White Wolf, as a game company, went through a lot of ups and downs, was acquired in 2006, sold, acquired again. A lot of folks that worked for White Wolf went on to continue producing games with the IP as Onyx Path Publishing. As the famous White Wolf "World of Darkness" games approached their 20th anniversaries, Onyx Path began to Kickstart deluxe 20th anniversary editions of those games, collecting all of the rules material and synthesizing it all into one definitive rule book. To me, the best White Wolf game was always Street Fighter, and I believed it deserved a 20th Anniversary Edition of its own, as impossible as that was. So, I started to make it myself! 

I transcribed and wrote and assembled for a few months before I contacted Matt Meade on October 13th, 2014, linking him to some in-progress material I had and letting him know about my project to create a compiled version of the Street Fighter RPG. My goal was to release this "20th Anniversary Edition" by the end of 2014, to match up with the release of the original game back in 1994. Matt published an article on his blog. I teased the release on the Google+ group. That was a bit too ambitious, it turned out. I burned out for a while, but eventually picked the project back up in 2015. By that time, some people on Google+ were pretty sure it was a promise unfulfilled, but with the transcription and editing help of some friends I was able to release the 20th Anniversary Edition on September 8th, 2015.

Around this time, Google+ was winding down and a new Street Fighter RPG community was formed on Facebook. I was happy to find the 20th Anniversary edition was well received, and in chatting with Matt Meade, he was also inspired to keep working on his G-File. What the Facebook group revealed to me, however, was the vast fan community the game still had in Brazil. They had been publishing their own fan supplements, adventures, and zines, and not a small amount of it. They also had their own main fan site and their own Facebook group. In fact, their Facebook group is over 3 times larger than the English speaking group! Yes, at last we are getting to today's prompt word! An English speaking community and a Portuguese speaking community... and the internet had finally got us interacting in a serious way!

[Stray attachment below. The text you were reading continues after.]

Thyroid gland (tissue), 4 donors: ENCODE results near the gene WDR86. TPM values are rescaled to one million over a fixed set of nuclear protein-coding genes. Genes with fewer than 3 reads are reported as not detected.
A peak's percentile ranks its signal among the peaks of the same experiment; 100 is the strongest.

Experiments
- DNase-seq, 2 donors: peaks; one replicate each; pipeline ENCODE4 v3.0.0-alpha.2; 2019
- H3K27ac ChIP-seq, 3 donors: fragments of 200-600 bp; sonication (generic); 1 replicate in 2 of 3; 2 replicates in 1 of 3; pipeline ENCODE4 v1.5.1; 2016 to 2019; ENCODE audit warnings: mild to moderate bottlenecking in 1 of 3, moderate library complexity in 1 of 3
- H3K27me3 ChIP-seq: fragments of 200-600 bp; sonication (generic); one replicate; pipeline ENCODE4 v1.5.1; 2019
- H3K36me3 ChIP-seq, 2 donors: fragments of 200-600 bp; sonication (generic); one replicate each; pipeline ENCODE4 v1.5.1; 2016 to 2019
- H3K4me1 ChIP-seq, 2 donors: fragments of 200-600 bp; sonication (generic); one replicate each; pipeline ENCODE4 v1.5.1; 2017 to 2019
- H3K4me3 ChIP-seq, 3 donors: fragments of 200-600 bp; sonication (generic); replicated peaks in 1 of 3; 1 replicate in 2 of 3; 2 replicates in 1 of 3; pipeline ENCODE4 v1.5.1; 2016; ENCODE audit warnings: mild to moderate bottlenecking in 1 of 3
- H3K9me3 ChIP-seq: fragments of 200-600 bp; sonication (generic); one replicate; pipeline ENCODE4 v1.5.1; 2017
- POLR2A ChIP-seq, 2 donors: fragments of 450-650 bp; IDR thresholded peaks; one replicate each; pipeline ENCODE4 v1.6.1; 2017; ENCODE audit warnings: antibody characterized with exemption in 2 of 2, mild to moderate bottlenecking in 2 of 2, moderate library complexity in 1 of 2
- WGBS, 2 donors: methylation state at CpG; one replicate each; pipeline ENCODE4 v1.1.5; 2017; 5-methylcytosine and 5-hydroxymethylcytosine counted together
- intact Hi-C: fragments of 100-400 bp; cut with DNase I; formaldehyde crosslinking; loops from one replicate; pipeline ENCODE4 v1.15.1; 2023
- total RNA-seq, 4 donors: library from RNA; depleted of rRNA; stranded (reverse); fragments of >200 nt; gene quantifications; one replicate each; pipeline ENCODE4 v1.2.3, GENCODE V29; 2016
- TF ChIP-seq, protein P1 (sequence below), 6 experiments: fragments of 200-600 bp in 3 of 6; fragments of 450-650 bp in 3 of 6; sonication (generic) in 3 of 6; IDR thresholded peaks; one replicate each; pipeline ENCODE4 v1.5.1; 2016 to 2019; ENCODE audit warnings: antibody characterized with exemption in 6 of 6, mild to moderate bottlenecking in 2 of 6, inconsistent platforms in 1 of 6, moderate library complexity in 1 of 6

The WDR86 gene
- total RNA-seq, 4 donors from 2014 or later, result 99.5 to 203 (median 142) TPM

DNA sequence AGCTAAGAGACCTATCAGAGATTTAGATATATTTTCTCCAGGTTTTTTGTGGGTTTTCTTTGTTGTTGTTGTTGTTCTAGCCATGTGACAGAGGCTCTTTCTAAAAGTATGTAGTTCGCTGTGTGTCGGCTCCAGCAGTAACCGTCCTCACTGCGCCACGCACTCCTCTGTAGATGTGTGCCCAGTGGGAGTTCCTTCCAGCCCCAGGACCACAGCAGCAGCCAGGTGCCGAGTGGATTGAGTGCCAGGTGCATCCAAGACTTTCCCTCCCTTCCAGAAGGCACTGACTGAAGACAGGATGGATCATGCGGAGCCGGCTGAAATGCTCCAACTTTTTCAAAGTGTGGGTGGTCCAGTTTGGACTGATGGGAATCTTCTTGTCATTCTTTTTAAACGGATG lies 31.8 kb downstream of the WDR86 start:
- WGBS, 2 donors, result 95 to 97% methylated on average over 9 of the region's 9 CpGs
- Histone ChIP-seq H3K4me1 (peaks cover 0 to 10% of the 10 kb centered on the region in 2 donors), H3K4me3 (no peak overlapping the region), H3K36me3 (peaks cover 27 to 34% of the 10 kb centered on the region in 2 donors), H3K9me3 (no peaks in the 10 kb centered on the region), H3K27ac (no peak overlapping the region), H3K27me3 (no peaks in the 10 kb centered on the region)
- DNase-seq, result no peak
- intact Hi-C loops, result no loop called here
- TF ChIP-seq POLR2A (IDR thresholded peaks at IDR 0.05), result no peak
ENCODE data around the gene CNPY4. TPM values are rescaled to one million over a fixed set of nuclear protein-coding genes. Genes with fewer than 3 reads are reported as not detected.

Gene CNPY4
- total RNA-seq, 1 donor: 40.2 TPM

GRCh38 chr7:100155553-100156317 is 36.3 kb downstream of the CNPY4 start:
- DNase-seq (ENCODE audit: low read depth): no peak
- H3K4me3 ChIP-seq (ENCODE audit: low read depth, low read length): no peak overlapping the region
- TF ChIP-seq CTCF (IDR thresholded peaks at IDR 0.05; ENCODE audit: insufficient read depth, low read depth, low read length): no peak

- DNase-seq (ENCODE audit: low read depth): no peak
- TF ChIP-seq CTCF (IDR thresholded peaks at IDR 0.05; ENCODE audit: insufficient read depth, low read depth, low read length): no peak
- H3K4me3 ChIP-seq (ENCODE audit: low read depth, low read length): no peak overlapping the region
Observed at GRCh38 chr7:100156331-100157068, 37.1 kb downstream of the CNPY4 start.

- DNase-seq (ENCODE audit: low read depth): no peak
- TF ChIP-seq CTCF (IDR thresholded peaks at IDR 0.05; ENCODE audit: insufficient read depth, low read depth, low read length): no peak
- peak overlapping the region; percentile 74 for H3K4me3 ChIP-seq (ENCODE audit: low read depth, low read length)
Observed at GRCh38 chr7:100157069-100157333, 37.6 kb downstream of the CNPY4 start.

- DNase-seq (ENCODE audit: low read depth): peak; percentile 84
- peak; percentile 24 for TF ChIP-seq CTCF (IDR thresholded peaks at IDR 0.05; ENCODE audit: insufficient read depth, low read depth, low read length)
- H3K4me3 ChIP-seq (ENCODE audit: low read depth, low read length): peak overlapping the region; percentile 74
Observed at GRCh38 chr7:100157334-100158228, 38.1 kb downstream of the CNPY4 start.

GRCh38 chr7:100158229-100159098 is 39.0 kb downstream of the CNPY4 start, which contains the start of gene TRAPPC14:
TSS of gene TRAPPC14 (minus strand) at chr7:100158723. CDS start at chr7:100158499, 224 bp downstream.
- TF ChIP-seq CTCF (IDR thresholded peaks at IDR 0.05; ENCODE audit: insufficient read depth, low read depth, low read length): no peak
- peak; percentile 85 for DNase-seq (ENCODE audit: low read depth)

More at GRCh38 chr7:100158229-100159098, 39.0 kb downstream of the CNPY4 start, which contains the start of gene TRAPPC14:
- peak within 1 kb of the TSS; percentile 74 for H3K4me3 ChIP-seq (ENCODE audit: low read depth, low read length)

So...  a lot of members of the Brazilian community would visit the English Facebook group, just for fun, but also because they had questions about what White Wolf had produced here. Matt Meade had managed to land a few interviews with original creators of White Wolf material for Street Fighter, and so it was an interesting time. One of the writers for the game became a regular in the Facebook group as well. Between these interviews, my release of SF20, and some resultant increase in fan activity, Street Fighter was feeling more alive than it had in quite a while, but even with this increased activity it was pretty clear that the Brazilian scene was more alive. They had a fan produced magazine with tons of issues. They made their own supplements, and aside from Matt's G-File, the English speaking community had not done that since maybe 10 years earlier! It was time to break down all of the walls between the two communities. This was not going to be simple, it'd take some work. Fortunately, there were people in the scene willing to put in that work. There is a good number of people on both the Brazilian and English speaking sides of the community that were involved, but key among them was Richard "Bat" Brewster of Batjutsu!

Over the course of the last few years... efforts have been made to translate all of the major efforts of the Brazilian community into English. Something like 34 issues of the "Warrior's Fist" (Punho Do Guerreiro), a couple very well produced adventures, a Mortal Kombat supplement, "Circuit Guides" of new fighters and more. Going the other way, while not a direct translation, the Brazilian community were inspired to create their own "20th Anniversary Edition" as well. It's been a wonderful thing.

Translation: Bringing the world together. Keeping games alive.